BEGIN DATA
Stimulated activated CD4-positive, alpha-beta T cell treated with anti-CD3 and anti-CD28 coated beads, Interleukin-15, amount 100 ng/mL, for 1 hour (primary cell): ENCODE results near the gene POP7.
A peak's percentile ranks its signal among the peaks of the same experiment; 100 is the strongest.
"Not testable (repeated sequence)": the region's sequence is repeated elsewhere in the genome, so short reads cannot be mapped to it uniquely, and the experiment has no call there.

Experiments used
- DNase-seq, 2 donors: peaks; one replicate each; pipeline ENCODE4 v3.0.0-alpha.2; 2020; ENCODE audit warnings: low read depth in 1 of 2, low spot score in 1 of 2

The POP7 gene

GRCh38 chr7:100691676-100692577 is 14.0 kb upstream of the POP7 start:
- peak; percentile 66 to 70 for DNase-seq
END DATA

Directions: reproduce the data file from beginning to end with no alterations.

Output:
Stimulated activated CD4-positive, alpha-beta T cell treated with anti-CD3 and anti-CD28 coated beads, Interleukin-15, amount 100 ng/mL, for 1 hour (primary cell): ENCODE results near the gene POP7.
A peak's percentile ranks its signal among the peaks of the same experiment; 100 is the strongest.
"Not testable (repeated sequence)": the region's sequence is repeated elsewhere in the genome, so short reads cannot be mapped to it uniquely, and the experiment has no call there.

Experiments used
- DNase-seq, 2 donors: peaks; one replicate each; pipeline ENCODE4 v3.0.0-alpha.2; 2020; ENCODE audit warnings: low read depth in 1 of 2, low spot score in 1 of 2

The POP7 gene

GRCh38 chr7:100691676-100692577 is 14.0 kb upstream of the POP7 start:
- peak; percentile 66 to 70 for DNase-seq